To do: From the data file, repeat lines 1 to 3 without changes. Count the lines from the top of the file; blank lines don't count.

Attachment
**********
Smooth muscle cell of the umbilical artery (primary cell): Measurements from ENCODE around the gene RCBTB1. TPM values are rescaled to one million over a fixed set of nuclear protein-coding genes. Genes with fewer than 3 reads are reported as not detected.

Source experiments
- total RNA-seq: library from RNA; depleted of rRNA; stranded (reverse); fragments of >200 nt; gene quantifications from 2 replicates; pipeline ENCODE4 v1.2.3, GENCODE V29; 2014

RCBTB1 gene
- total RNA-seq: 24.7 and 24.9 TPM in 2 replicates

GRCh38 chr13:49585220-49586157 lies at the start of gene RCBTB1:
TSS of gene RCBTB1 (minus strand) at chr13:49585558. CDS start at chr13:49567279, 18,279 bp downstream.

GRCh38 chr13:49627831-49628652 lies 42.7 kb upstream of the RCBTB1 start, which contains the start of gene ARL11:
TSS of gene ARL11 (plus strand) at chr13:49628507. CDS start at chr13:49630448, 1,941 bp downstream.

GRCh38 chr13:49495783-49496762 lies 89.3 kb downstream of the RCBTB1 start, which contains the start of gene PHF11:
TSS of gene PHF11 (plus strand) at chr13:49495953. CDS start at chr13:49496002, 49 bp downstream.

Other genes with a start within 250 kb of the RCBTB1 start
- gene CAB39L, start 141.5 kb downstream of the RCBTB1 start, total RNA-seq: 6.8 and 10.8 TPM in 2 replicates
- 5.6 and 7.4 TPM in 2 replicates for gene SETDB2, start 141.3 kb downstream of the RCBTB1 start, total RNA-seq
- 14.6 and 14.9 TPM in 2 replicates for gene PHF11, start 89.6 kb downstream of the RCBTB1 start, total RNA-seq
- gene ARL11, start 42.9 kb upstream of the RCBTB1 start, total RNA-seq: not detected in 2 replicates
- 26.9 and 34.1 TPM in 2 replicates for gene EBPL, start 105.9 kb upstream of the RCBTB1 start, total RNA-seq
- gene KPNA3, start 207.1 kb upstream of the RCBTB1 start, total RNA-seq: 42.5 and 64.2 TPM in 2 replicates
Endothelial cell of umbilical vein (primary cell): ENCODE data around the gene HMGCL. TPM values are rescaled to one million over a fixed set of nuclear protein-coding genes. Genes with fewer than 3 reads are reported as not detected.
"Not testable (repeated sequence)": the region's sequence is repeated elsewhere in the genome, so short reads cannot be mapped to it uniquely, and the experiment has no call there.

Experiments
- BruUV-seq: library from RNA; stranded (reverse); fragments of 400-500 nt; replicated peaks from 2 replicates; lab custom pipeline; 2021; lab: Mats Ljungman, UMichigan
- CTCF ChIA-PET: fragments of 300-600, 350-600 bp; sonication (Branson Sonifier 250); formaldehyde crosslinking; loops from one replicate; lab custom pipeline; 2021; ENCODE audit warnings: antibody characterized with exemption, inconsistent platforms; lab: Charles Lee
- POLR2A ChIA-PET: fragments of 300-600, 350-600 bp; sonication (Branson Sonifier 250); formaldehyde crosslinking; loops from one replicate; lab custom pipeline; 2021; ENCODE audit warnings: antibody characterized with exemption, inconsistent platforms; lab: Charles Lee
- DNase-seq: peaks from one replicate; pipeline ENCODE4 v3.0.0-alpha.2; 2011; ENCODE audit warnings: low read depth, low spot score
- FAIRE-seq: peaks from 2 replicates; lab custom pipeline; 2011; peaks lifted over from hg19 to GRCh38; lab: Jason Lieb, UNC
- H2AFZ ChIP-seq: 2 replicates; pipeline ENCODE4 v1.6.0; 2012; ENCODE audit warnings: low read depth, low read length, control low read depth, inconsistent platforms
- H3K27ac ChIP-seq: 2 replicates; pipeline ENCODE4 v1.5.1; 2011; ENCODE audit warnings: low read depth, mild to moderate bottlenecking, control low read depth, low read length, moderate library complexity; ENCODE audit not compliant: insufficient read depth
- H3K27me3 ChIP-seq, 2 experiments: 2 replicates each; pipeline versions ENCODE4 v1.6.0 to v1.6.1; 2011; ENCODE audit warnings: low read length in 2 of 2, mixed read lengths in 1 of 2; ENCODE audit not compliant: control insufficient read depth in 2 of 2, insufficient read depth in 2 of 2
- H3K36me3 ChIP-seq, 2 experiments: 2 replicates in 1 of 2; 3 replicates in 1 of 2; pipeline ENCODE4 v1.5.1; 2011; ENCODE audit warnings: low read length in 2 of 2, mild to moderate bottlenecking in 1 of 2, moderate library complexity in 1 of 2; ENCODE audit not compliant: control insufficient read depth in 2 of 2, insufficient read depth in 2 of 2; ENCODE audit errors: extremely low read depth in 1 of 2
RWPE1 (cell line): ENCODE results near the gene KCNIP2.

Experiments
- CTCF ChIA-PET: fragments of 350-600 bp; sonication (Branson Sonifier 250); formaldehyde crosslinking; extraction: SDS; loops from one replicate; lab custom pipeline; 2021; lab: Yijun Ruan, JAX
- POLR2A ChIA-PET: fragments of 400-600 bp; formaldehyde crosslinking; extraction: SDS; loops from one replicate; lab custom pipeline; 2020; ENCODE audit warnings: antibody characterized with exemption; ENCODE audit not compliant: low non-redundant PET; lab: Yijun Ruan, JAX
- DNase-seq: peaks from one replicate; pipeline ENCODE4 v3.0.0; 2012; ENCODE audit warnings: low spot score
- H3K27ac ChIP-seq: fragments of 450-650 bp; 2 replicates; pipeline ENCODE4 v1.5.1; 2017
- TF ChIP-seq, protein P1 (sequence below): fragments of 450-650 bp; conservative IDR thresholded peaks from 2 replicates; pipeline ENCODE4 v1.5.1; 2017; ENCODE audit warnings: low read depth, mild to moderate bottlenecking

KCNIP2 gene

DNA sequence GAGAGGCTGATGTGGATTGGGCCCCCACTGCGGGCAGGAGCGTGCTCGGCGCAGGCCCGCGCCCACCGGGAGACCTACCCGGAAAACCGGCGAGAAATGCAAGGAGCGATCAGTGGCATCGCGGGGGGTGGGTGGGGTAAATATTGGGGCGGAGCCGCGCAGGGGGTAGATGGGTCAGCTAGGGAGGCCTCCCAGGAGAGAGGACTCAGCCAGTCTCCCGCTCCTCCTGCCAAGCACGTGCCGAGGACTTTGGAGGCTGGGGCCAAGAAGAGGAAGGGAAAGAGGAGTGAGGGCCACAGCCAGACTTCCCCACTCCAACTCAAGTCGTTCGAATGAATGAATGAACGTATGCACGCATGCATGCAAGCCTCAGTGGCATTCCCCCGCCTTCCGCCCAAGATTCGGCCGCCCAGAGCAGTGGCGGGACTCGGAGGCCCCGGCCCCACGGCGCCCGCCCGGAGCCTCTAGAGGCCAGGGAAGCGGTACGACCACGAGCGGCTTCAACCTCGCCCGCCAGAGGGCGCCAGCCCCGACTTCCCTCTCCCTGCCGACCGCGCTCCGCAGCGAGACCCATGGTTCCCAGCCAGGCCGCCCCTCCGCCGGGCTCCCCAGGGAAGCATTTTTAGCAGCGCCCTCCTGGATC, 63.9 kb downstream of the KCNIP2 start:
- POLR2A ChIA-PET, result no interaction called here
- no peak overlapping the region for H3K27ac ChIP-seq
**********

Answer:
Smooth muscle cell of the umbilical artery (primary cell): Measurements from ENCODE around the gene RCBTB1. TPM values are rescaled to one million over a fixed set of nuclear protein-coding genes. Genes with fewer than 3 reads are reported as not detected.

Source experiments
- total RNA-seq: library from RNA; depleted of rRNA; stranded (reverse); fragments of >200 nt; gene quantifications from 2 replicates; pipeline ENCODE4 v1.2.3, GENCODE V29; 2014